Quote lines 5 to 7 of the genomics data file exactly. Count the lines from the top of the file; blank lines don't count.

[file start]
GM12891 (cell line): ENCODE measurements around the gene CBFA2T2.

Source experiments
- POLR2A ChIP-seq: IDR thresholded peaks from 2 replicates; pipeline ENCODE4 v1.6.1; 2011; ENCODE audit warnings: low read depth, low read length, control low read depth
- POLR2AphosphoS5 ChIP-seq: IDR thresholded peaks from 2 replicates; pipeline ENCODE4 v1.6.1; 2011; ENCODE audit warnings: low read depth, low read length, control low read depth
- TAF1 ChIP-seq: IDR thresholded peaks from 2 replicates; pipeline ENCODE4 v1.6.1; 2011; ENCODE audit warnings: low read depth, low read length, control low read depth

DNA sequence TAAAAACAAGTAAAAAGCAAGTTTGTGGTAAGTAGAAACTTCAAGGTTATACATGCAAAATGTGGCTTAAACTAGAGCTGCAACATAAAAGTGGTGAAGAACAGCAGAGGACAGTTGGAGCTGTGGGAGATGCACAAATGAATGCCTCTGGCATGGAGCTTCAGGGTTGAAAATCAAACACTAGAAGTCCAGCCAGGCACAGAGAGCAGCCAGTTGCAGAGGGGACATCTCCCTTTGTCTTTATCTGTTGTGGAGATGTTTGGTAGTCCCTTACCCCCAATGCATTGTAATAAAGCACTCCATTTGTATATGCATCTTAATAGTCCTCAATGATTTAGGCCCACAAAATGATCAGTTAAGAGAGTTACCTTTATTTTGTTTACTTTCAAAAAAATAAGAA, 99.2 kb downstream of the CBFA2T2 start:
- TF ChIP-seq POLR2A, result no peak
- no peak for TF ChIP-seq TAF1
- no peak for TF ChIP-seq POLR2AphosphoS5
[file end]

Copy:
- TAF1 ChIP-seq: IDR thresholded peaks from 2 replicates; pipeline ENCODE4 v1.6.1; 2011; ENCODE audit warnings: low read depth, low read length, control low read depth

DNA sequence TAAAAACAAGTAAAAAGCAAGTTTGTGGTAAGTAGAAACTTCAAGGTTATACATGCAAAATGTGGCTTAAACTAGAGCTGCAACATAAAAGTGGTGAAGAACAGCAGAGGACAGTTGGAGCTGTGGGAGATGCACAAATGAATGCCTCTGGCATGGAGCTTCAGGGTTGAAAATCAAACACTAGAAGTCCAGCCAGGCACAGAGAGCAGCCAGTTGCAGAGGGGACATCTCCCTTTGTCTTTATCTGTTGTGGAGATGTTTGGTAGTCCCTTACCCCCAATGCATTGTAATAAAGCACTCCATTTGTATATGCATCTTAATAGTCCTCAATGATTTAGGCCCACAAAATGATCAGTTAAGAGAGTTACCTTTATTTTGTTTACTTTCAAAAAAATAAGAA, 99.2 kb downstream of the CBFA2T2 start:
- TF ChIP-seq POLR2A, result no peak